Alright, I digress. Seriously. But that's about as good as it gets with little sleep, high heat and a dream about cheese. What does any of this have to do with homemaking, you rightly ask? Not a gosh-darn thing. Oh, but Columbia Winery's Cellarmaster Riesling really is tasty and reasonably priced. Try it with some Monterery Jack.

Wednesday, August 13, 2008

Bring on the baby booties!

I am so excited because my dear Sis and her hubby are expecting child number two! We found out today that she is due in April. I feel some crafting coming on - bet I have a pattern for booties somewhere.

Congratulations, guys!

Monday, August 11, 2008

Random Recipe Monday - Sourdough Bread

I am in a Western state of mind lately. It probably got started with watching 3:10 to Yuma, which was a good movie once the thing got started. I'm also doing a bit of research into my great grandmother and her journey in a covered wagon to San Francisco. Add to that my wish to take a City Slickers-type vacation to a dude ranch, and well, you can see why Western stuff is popping up lately.

For the most part, I'm not a big fan of Western style culture. I don't own cowboy boots, I don't dig rodeos or even country music. Roping and riding aren't my hobbies and I wouldn't know a working end of rifle from the business end of a cow. All that said, however, I still find the lifestyle of the pioneers and those that journeyed out into the west to be fascinating.

I mean, imagine coming to a land with nothing but the provision in your wagon and your own self-reliance. No grocery stores, no mercantiles, no place to restock your food pantry. Hard enough to imagine baking bread on a daily basis, let alone needing to keep a starter going for the yeast. I find it amazing that people not only survived but thrived in this kind of environment.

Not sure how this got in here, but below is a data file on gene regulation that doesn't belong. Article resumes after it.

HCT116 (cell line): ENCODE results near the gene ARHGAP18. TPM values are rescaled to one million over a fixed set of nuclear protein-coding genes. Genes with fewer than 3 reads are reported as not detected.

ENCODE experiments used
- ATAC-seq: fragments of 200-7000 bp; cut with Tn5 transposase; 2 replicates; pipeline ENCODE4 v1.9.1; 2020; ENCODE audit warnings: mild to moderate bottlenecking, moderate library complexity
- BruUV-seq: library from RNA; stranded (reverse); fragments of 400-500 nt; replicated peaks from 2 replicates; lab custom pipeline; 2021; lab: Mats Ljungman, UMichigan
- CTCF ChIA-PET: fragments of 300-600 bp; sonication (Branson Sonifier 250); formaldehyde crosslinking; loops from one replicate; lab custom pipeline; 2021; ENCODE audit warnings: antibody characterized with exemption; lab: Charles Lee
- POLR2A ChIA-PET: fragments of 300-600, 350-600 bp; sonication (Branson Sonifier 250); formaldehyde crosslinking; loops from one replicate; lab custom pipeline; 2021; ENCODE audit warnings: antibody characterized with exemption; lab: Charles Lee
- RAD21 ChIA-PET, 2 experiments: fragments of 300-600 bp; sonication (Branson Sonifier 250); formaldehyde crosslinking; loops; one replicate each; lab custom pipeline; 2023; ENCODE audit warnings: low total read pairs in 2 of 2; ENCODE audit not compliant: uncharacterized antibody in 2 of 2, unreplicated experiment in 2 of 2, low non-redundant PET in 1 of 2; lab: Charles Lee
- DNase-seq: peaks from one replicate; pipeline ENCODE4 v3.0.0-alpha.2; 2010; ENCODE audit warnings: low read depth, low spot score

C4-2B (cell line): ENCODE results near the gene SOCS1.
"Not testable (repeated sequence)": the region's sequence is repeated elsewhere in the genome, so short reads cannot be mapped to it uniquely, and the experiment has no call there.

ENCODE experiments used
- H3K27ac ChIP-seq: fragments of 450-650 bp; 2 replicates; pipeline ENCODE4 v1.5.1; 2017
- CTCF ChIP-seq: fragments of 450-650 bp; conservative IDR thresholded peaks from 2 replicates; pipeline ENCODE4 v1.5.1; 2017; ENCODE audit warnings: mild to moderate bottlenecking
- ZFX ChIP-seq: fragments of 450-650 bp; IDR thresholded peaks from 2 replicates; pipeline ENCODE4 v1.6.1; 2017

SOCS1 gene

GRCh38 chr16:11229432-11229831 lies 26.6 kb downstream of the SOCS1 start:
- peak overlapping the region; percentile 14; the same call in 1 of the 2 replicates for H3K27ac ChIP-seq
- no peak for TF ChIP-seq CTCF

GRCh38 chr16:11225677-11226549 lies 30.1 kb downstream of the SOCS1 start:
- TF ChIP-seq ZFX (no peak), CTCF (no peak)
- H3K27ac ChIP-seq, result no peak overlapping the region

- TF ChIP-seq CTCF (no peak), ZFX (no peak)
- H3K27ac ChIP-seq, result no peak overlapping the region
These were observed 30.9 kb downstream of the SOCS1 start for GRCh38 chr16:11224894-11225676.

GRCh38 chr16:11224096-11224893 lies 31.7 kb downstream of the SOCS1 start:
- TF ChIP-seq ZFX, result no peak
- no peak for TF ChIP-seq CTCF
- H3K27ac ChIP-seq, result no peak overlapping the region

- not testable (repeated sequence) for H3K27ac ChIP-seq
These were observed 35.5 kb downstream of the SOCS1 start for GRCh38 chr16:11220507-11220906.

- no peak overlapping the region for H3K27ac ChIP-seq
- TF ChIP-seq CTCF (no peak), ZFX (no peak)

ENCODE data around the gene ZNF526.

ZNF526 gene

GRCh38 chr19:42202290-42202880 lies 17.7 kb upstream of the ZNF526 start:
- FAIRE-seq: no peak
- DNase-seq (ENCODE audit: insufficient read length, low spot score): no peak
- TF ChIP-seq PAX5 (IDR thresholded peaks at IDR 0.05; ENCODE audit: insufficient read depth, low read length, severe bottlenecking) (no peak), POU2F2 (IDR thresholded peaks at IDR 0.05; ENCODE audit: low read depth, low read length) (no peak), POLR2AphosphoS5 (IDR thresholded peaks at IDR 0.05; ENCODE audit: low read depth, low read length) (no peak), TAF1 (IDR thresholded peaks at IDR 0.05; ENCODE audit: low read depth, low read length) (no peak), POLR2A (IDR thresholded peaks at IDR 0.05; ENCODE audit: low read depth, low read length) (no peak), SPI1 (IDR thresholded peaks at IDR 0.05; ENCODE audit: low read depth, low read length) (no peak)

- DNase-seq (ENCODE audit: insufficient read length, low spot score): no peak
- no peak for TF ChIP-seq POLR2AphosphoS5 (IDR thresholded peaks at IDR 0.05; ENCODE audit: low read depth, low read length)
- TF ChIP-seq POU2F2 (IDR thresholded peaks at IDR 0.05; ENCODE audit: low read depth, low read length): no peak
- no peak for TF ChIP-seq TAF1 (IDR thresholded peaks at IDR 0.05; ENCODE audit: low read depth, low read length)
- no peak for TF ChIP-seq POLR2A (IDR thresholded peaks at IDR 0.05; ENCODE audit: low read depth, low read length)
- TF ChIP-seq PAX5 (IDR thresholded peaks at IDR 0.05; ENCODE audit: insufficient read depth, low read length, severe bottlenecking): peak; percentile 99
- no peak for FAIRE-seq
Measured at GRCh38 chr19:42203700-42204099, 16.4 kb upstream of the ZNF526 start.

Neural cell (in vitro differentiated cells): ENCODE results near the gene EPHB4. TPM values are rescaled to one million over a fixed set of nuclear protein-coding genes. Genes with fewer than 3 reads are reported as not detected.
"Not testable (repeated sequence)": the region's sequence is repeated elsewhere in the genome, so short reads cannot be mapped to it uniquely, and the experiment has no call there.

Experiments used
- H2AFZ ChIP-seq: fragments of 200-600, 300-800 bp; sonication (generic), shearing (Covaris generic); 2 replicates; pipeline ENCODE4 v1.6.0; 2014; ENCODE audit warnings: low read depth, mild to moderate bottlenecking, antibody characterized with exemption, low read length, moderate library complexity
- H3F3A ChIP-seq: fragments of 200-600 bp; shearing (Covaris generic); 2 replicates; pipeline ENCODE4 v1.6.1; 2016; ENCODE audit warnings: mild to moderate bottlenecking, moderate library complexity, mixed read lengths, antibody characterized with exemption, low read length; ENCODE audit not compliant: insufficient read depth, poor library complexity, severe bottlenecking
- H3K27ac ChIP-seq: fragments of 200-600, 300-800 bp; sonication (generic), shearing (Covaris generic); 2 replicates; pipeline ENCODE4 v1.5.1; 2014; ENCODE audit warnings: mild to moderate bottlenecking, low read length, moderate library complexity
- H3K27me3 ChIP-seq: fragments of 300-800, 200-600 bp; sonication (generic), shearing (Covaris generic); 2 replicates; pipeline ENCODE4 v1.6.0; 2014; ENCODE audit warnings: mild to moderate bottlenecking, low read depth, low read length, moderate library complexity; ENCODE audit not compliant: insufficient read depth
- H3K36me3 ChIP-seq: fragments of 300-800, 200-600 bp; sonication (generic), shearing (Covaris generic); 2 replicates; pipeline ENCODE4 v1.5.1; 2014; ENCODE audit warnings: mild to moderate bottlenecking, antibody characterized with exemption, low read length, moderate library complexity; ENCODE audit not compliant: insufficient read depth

So, as I just finished making a peanut butter sandwich for NR on grocery store bread, I salute those pioneer cooks who did it the hard way. Here is a recipe for a modernized sourdough bread. I think I'll mix up a mess of pork and beans, a loaf of this and rent a few more Westerns from Netflix. Yeehaw, everybody.

Thursday, August 7, 2008

Of Moles and Men (or how I lost my sanity)


The day we moved into the new house - the very day - molehills started appearing in the nice front lawn. Not just one, oh no, but several - every day. The absence of the realty sign must have given them a signal to go forth and destroy the lawn with their burrows and endless tunnels.

Every morning, I dutifully go out with a cardboard box and scoop up the dirt that the mole has expelled onto the lawn. I stuff some down the hole to close it up and give a little silent prayer to whomever is in charge of moles that these moles will move to the forest that is next door, literally, to my house.

Sometimes before the afternoon has even passed, there will be fresh holes in the lawn. Sometimes it takes until the following morning for the trail of molehills to wind through the grass.

Last week, I bought some mole repellent, which purports to drive them away with some scent they don't like. The idea is that each day you sprinkle another section of the lawn and thoroughly water. By the end of day four, they have been driven off the land to less stinky pastures.

By day three, they had circled the mole wagons and were back at the beginning of the lawn, making three extra big hills, just to prove a point.

And that, ladies and moles, is when I went crazy. Spade carrying, hose toting crazy. I scooped up the dirt but left the holes open. I turned on the hose and gave a good long squirt of water into each hole, hoping that a sudden wave of water might run them out of town for good.